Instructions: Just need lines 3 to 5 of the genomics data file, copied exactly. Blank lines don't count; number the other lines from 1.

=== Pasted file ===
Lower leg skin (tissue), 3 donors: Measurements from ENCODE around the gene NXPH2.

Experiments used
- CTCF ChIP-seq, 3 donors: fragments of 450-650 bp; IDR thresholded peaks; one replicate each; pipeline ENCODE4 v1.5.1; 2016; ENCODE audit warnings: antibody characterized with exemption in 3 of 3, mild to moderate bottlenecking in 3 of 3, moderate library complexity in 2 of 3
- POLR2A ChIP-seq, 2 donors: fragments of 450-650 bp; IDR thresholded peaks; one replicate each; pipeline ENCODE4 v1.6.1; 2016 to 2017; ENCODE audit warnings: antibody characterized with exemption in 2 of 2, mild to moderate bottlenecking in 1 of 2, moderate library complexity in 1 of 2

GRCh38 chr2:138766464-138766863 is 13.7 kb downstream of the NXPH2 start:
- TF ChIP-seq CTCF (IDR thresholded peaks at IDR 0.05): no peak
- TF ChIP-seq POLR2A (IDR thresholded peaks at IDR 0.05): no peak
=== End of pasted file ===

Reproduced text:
- CTCF ChIP-seq, 3 donors: fragments of 450-650 bp; IDR thresholded peaks; one replicate each; pipeline ENCODE4 v1.5.1; 2016; ENCODE audit warnings: antibody characterized with exemption in 3 of 3, mild to moderate bottlenecking in 3 of 3, moderate library complexity in 2 of 3
- POLR2A ChIP-seq, 2 donors: fragments of 450-650 bp; IDR thresholded peaks; one replicate each; pipeline ENCODE4 v1.6.1; 2016 to 2017; ENCODE audit warnings: antibody characterized with exemption in 2 of 2, mild to moderate bottlenecking in 1 of 2, moderate library complexity in 1 of 2

GRCh38 chr2:138766464-138766863 is 13.7 kb downstream of the NXPH2 start: